Studying the impact of synchronization frequency on scheduling tasks with dependencies in heterogeneous systems
Performance evaluation (Print)
Many scheduling algorithms have been devised for nested loops with and without dependencies on general heterogeneous distributed systems ( and references therein). However, none addressed the case of dynamically computing and allocating chunks of nonindependent tasks to processors. We propose a theoretical model that results in a function that estimates the parallel time of tasks in loops with dependencies on heterogeneous systems. We show that the minimum parallel time is obtained with a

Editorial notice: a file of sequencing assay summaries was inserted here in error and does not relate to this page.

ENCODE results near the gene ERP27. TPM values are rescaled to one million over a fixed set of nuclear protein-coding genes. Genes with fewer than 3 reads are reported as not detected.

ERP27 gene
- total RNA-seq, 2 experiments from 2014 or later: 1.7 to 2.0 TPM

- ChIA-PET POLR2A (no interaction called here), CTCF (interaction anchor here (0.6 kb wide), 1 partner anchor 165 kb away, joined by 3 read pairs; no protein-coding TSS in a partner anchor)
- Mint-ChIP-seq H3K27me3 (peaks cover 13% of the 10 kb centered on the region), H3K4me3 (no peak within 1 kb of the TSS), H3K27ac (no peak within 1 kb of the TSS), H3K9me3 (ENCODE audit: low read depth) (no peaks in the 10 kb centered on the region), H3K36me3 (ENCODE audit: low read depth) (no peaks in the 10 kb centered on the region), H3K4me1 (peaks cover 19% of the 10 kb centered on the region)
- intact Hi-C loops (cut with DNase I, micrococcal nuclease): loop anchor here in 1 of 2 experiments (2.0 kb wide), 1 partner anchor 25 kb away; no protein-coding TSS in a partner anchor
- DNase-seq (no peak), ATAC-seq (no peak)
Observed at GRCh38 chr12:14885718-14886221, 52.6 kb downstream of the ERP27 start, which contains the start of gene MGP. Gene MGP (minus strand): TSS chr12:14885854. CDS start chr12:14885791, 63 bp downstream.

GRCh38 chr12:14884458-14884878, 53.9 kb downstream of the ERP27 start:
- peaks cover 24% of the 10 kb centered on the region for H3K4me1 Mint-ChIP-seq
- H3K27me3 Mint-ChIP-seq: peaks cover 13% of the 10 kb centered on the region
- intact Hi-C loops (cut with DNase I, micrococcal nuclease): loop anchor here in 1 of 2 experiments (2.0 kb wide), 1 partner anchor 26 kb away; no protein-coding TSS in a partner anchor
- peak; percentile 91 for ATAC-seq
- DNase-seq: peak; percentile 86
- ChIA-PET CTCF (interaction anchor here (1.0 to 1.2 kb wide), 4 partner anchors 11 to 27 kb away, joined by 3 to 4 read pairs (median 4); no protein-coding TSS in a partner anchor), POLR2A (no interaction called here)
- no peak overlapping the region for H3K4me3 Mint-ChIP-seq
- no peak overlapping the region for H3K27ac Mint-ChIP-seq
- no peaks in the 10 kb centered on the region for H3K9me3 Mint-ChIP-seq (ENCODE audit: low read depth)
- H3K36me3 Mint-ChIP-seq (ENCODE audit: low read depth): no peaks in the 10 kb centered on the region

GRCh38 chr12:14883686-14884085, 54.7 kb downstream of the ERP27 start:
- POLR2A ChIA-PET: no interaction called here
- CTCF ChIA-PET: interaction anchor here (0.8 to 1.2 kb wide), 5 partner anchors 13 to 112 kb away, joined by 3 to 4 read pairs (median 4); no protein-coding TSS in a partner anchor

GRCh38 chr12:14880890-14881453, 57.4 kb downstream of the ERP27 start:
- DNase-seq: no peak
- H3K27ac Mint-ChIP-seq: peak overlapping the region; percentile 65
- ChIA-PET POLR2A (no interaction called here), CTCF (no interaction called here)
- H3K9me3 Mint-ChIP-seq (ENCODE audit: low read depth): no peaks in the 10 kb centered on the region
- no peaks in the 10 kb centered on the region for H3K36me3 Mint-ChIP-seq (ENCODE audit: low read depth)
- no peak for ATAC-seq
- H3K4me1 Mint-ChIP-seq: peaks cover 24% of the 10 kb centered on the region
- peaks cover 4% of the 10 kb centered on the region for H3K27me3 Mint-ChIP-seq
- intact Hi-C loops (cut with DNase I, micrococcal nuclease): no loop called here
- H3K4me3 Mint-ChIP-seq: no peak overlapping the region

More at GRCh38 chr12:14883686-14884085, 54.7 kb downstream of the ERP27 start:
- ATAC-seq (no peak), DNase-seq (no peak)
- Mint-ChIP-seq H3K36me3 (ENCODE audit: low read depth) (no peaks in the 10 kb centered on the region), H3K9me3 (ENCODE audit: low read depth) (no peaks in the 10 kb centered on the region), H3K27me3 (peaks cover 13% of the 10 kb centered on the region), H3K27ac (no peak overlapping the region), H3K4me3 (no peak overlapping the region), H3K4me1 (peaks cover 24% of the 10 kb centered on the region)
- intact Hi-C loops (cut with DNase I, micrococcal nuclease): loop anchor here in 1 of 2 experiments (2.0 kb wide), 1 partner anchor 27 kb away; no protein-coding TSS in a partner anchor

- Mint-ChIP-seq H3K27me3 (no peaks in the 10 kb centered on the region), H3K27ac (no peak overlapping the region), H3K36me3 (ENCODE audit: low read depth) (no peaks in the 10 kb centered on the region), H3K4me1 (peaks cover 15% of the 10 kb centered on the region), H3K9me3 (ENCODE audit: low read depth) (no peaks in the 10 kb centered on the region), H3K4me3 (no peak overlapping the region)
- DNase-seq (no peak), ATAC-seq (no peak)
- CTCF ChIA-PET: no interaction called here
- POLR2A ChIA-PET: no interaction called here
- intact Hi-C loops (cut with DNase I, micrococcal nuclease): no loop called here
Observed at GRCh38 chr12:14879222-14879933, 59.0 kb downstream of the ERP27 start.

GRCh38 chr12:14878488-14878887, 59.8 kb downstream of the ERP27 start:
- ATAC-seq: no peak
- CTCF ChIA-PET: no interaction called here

... chronization frequency that minimizes the function giving the parallel time. The accuracy of the model is validated through experiments from a practical application. For more details refer to  . To find the optimal synchronization frequency, we build a theoretical model for heterogeneous dedicated systems, in which workers have different computational powers. Loops with dependencies are efficiently scheduled on heterogeneous systems with selfscheduling algorithms . The self-scheduling algorithms are based on the master-worker model. The master assigns work to workers upon request. Due to the data dependencies, applying self-scheduling algorithms to loops with dependencies yields a pipelined parallel execution. In the case of one master and N P workers, each assignment round corresponds to a pipeline with N P stages. Our approach assumes that the nested loop is represented in Cartesian space with at least 2 dimensions. One dimension is partitioned by the master into chunks according to a self-scheduling algorithm. In a pipeline organization, each worker synchronizes with its neighbors. Thus, synchronization points are inserted along the other dimension. A synchronization interval, denoted by h, represents the number of elements in the index space along the synchronization dimension. Data produced at the end of one pipeline are fed to the next pipeline. It is obvious that the synchronization frequency plays an important role in the total parallel time. Frequent synchronization implies excessive communication, whereas infre-quent synchronization may limit the parallelism. In order to estimate the theoretical parallel time on a heterogeneous system for the case of multiple assignment rounds (pipelines), i.e., the number of processors is smaller than the total number of chunks, we assume that a problem of the original index space size can be decomposed into p subproblems (pipelines) of (equal) size in which each processor is assigned one chunk. Thus, one subproblem corresponds to one assignment round. These subproblems are inter-dependent in the sense that (part of) the data produced by one subproblem are consumed by the next subproblem. Upon completion of one subproblem, the processor assigned the last chunk of the subproblem transmits (in a single message) all necessary data to the processor assigned the first chunk of the next subproblem. The time to complete this data transfer, represents the time to send and receive a data packet of size equal to the size of the synchronization dimension. Hence, the theoretical parallel time is given by the sum of the parallel time of each subproblem, plus the data transfer time from one subproblem to the next, and the time necessary for for the master to assign work to every worker. The optimal value of h, that minimizes the parallel time is found by differentiating the estimated parallel time function with respect to h. Extensive experimental tests of our model show that using the optimal value of h as determined above, one can obtain an actual parallel time that if not minimum, is guaranteed to be very close to the actual minimum. The proposed model offers a feasible practical alternative to exhaustive testing of an application for estimating the optimal synchronization interval. More results are given in  .